In the unforgettable opening scene of Leni Riefenstahl’s magnificent film, The Triumph of the Will, Hitler descends in a biplane from out of the clouds with the sun shining brilliantly behind him to crowds wildly acclaiming the arrival of their messiah. A.N. Wilson captures much of that same anticipation and adoration in his new novel about a young girl looking for hope and redemption and finding it in a relationship with Hitler. Orphaned in England, Winnie eventually marries Siegfried Wagner, becoming the daughter-in-law of the famous composer. A lover of Teutonic culture and a passionate Germanophile, Winnie throws herself into the management of Wagner’s operas and his house in Bayreuth. Like Wagner’s family, she looks forward to a day when Germany will rise from the ashes of defeat in World War I and once again be a powerful Volk. As Winnie and the Wagners search for their Parsifal, the mythical young prince who will lead the nation on this quest for restoration, she meets young Adolf Hitler (Wolf ) and discovers not only a kindred spirit but also the new Parsifal. Told through the eyes of the secretary at Wahnfried, the Wagner house at Bayreuth, the love story of Winnie and Wolf serves as the setting for questions about the nature of hope and the character of love and morality (is our capacity to love another person often accompanied by an inability to notice their flaws and the traits that cause the person to be unloved by others?). Too often, however, Winnie and Wolf become static characters who are simply mouthpieces for the philosophical ideas in which Wilson embeds the couple’s story.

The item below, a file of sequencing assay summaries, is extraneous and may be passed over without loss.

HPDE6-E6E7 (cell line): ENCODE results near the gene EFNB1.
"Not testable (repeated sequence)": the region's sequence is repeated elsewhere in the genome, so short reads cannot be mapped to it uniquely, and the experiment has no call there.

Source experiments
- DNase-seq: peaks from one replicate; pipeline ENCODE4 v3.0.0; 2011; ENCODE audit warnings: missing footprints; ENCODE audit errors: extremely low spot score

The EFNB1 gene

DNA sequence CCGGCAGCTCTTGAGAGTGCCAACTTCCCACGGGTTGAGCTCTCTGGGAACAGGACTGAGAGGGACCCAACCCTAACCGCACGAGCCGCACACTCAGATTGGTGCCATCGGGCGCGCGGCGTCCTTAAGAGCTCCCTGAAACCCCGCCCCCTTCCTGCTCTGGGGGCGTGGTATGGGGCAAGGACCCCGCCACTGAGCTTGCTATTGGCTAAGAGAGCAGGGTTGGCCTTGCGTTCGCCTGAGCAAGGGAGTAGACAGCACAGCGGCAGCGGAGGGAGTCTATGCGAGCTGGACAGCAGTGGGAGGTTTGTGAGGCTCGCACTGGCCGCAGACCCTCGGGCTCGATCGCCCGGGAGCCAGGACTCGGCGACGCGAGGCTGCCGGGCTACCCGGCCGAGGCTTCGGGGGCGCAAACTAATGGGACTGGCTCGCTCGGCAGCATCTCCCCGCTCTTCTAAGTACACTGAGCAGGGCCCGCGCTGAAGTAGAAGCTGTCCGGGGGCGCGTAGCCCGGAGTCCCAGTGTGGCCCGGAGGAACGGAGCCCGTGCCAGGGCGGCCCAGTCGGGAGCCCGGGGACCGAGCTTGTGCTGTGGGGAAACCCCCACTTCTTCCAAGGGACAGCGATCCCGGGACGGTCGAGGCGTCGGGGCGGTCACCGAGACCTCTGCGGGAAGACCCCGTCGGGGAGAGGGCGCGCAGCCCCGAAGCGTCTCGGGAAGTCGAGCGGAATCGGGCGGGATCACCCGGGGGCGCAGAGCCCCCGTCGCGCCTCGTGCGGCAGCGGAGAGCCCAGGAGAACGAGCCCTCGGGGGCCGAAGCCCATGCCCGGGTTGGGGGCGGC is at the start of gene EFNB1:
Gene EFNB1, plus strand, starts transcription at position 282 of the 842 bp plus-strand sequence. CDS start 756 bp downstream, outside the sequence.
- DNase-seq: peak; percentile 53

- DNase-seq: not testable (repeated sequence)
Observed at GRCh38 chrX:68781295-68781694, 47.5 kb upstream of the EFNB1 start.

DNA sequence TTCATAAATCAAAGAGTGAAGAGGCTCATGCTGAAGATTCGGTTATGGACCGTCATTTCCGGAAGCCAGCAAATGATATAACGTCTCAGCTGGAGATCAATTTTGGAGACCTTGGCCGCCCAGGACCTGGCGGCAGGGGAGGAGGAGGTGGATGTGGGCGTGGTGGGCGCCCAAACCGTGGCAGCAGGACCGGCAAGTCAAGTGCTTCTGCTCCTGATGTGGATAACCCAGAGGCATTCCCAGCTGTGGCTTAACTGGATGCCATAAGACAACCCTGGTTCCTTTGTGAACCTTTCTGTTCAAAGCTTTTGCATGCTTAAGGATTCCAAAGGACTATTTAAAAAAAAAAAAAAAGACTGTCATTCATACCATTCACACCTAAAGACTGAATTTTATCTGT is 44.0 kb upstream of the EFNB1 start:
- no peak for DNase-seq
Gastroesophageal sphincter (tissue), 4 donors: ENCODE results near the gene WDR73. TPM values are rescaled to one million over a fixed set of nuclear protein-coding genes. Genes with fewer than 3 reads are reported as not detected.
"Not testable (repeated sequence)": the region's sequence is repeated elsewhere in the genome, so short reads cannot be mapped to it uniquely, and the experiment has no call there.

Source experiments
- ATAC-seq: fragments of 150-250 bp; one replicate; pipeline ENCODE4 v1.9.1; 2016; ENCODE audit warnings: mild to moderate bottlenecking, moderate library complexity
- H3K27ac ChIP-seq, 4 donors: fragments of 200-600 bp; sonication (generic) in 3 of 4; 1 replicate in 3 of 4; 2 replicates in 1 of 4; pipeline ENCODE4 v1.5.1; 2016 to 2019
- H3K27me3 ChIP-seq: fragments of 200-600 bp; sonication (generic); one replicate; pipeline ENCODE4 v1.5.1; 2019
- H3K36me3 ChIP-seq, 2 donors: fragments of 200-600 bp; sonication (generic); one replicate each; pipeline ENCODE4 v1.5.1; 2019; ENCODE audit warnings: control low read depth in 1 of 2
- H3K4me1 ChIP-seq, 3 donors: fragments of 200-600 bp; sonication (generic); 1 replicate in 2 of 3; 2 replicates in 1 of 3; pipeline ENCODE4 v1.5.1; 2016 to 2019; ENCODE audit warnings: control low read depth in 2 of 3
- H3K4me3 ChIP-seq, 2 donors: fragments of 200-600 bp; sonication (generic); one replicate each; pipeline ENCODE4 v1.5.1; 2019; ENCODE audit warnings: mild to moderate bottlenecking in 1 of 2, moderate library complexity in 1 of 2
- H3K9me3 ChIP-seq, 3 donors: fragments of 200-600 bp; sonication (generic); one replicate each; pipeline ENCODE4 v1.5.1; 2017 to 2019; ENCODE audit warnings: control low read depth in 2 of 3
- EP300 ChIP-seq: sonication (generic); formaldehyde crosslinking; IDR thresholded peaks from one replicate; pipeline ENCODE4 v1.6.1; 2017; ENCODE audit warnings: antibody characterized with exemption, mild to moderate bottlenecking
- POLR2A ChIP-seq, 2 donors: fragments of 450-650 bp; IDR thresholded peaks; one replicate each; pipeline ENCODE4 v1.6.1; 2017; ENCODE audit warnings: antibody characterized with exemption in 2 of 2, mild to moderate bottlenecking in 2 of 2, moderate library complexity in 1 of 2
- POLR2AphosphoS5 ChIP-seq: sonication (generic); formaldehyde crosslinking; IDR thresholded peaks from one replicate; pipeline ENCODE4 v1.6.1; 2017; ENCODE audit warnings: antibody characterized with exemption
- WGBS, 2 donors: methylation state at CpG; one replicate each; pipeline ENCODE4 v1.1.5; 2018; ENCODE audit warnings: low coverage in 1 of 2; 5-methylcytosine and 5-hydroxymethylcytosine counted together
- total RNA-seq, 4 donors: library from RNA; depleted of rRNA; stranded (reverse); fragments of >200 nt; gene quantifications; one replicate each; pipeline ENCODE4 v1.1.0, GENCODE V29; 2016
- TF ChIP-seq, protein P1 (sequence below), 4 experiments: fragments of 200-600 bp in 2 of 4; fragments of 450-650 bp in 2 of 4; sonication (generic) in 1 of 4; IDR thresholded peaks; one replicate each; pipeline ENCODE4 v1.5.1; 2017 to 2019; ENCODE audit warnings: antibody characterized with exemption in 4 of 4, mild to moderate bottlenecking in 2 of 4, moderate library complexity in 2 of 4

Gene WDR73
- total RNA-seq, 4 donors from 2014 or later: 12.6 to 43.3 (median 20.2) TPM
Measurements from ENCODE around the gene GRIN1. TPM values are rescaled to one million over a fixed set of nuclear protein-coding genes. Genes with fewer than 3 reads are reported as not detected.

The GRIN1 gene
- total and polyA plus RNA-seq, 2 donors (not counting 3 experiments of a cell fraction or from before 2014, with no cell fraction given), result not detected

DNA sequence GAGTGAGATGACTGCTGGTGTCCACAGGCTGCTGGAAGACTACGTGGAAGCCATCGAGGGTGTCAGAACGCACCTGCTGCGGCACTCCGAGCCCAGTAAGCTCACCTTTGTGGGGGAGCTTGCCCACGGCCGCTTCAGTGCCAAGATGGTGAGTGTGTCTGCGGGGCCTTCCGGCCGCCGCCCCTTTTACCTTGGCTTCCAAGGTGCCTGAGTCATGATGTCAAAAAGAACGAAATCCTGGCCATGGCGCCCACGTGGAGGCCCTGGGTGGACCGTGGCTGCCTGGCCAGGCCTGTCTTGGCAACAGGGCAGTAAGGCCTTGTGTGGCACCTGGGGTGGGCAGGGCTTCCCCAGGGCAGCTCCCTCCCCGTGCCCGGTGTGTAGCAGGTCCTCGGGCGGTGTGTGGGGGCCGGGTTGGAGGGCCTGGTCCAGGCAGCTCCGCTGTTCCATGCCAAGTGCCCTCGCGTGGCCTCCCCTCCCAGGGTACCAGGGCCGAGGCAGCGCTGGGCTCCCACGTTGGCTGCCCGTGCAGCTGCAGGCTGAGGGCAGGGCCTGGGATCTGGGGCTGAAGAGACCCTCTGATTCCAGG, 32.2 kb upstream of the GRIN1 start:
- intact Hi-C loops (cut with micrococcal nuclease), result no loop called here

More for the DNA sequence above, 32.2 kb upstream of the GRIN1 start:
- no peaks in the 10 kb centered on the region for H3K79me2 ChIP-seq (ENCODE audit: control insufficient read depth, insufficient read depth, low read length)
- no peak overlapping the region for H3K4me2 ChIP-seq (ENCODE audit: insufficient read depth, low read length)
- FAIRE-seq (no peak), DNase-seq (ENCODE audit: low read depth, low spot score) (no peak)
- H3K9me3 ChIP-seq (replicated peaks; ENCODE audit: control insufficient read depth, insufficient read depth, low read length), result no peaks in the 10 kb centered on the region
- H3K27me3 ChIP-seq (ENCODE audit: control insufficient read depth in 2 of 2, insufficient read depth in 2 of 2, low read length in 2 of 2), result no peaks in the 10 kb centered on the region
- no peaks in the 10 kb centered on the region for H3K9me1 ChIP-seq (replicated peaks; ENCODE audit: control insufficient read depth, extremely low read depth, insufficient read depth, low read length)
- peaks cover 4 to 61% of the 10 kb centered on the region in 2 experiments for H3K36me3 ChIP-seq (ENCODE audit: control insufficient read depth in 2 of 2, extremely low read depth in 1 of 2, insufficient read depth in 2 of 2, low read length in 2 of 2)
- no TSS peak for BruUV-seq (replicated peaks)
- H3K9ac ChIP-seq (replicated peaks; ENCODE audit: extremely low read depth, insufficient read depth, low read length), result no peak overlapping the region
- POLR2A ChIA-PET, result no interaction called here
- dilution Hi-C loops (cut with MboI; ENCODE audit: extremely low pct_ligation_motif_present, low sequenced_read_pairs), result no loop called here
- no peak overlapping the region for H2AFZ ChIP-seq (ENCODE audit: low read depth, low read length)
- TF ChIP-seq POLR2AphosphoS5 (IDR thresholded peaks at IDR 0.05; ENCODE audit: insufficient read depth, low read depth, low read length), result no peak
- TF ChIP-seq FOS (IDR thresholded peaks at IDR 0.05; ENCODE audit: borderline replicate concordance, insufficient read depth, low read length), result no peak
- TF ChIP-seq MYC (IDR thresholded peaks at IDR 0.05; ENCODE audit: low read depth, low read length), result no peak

Henry L. Carrigan, Jr. writes about books for Publishers Weekly, Library Journal, BookPage, and ForeWord. He has written for numerous newspapers including the Atlanta Journal-Constitution, The Charlotte Observer, The Cleveland Plain Dealer, The Orlando Sentinel, The Christian Science Monitor, and The Washington Post Book World.